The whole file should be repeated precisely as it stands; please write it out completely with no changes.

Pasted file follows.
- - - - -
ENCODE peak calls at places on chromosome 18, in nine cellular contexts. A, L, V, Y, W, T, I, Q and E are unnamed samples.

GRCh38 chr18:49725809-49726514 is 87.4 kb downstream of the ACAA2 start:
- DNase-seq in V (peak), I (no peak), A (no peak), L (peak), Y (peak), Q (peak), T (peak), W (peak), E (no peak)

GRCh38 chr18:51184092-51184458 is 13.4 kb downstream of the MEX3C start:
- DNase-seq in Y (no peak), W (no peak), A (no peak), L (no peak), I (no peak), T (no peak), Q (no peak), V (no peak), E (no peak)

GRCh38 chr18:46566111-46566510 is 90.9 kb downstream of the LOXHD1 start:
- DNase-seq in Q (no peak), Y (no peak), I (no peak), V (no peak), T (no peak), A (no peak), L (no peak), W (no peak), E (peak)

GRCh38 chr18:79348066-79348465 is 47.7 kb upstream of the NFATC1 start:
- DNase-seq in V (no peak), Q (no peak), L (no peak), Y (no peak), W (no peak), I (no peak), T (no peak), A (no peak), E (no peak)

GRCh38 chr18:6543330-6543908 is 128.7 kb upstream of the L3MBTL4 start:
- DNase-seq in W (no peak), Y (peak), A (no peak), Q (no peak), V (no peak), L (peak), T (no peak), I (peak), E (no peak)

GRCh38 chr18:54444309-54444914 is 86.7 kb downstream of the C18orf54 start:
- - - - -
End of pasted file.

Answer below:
ENCODE peak calls at places on chromosome 18, in nine cellular contexts. A, L, V, Y, W, T, I, Q and E are unnamed samples.

GRCh38 chr18:49725809-49726514 is 87.4 kb downstream of the ACAA2 start:
- DNase-seq in V (peak), I (no peak), A (no peak), L (peak), Y (peak), Q (peak), T (peak), W (peak), E (no peak)

GRCh38 chr18:51184092-51184458 is 13.4 kb downstream of the MEX3C start:
- DNase-seq in Y (no peak), W (no peak), A (no peak), L (no peak), I (no peak), T (no peak), Q (no peak), V (no peak), E (no peak)

GRCh38 chr18:46566111-46566510 is 90.9 kb downstream of the LOXHD1 start:
- DNase-seq in Q (no peak), Y (no peak), I (no peak), V (no peak), T (no peak), A (no peak), L (no peak), W (no peak), E (peak)

GRCh38 chr18:79348066-79348465 is 47.7 kb upstream of the NFATC1 start:
- DNase-seq in V (no peak), Q (no peak), L (no peak), Y (no peak), W (no peak), I (no peak), T (no peak), A (no peak), E (no peak)

GRCh38 chr18:6543330-6543908 is 128.7 kb upstream of the L3MBTL4 start:
- DNase-seq in W (no peak), Y (peak), A (no peak), Q (no peak), V (no peak), L (peak), T (no peak), I (peak), E (no peak)

GRCh38 chr18:54444309-54444914 is 86.7 kb downstream of the C18orf54 start: